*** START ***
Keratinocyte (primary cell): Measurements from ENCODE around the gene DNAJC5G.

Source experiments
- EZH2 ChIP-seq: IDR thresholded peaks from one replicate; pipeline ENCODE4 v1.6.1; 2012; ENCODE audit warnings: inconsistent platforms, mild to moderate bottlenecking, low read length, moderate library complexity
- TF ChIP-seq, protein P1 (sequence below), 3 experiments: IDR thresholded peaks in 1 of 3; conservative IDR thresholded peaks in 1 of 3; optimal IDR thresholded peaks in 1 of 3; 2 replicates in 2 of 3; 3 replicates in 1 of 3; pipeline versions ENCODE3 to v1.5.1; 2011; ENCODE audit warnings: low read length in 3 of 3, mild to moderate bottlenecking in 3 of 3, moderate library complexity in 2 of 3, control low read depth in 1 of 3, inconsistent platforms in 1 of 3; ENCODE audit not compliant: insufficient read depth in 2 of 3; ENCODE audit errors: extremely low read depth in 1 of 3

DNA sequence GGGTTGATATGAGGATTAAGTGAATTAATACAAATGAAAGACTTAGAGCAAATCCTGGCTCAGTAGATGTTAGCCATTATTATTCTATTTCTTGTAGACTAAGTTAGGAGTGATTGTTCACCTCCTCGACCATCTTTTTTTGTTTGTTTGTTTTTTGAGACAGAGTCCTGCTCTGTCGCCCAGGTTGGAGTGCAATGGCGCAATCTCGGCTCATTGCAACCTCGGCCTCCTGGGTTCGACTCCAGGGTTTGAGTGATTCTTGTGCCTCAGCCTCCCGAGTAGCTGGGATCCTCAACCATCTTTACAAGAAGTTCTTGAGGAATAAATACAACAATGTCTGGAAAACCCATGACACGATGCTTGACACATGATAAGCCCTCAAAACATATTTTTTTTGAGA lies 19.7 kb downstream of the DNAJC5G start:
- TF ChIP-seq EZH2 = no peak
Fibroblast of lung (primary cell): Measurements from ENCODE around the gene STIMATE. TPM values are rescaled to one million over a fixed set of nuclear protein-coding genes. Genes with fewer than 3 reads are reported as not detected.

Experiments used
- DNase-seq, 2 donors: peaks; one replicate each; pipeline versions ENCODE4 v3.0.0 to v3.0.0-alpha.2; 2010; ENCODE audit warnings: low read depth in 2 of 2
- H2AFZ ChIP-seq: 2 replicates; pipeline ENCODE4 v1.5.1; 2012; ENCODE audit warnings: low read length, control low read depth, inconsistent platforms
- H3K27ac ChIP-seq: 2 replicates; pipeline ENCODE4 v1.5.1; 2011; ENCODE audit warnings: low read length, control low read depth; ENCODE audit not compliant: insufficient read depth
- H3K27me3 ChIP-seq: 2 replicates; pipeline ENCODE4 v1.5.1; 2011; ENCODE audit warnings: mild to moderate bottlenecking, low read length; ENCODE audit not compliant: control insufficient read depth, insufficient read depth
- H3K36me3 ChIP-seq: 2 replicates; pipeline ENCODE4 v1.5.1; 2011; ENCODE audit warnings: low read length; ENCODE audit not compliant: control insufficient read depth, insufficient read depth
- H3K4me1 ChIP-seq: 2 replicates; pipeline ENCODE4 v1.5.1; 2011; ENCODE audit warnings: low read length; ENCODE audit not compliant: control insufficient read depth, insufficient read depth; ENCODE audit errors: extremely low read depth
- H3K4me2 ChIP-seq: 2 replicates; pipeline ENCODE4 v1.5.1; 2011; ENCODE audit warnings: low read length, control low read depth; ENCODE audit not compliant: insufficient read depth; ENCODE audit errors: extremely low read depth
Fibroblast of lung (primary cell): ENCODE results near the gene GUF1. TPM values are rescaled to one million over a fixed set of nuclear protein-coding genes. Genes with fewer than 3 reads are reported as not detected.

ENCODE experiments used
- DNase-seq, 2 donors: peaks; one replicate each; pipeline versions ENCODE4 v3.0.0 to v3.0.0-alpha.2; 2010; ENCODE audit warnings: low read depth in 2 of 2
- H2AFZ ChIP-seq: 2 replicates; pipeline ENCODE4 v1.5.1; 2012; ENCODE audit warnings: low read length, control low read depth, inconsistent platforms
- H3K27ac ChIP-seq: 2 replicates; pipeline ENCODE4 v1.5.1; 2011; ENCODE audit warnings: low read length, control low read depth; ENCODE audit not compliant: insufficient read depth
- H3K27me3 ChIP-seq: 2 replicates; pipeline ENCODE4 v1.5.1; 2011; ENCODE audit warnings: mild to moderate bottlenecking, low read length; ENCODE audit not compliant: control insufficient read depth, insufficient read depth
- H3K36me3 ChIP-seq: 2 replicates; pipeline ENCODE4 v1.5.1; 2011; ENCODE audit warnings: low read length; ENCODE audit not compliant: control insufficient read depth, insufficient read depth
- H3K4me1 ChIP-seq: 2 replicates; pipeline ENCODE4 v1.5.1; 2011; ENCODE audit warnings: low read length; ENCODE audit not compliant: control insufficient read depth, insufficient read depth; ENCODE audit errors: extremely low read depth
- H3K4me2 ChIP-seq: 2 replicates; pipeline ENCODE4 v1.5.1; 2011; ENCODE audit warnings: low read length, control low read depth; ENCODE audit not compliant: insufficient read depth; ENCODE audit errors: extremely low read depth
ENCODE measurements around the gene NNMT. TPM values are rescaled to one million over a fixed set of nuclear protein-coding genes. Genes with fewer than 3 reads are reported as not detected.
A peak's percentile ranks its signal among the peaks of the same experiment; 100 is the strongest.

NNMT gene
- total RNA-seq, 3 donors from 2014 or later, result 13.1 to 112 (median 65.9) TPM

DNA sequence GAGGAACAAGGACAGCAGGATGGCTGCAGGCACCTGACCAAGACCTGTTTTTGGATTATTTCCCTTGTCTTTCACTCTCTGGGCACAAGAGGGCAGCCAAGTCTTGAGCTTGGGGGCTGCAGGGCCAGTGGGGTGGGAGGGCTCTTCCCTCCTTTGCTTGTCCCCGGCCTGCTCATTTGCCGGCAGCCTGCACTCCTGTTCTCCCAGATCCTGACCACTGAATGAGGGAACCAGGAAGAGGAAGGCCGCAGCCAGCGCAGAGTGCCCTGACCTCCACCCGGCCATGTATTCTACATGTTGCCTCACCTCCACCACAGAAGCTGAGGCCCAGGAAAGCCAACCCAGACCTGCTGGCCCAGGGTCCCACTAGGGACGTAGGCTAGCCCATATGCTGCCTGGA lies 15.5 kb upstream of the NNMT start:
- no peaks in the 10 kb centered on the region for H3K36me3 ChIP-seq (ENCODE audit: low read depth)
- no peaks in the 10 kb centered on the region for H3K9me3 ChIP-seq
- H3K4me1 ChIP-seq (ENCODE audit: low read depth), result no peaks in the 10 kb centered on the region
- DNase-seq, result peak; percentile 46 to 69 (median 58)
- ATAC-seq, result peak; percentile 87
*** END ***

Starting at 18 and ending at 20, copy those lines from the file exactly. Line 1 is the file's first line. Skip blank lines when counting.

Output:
- DNase-seq, 2 donors: peaks; one replicate each; pipeline versions ENCODE4 v3.0.0 to v3.0.0-alpha.2; 2010; ENCODE audit warnings: low read depth in 2 of 2
- H2AFZ ChIP-seq: 2 replicates; pipeline ENCODE4 v1.5.1; 2012; ENCODE audit warnings: low read length, control low read depth, inconsistent platforms
- H3K27ac ChIP-seq: 2 replicates; pipeline ENCODE4 v1.5.1; 2011; ENCODE audit warnings: low read length, control low read depth; ENCODE audit not compliant: insufficient read depth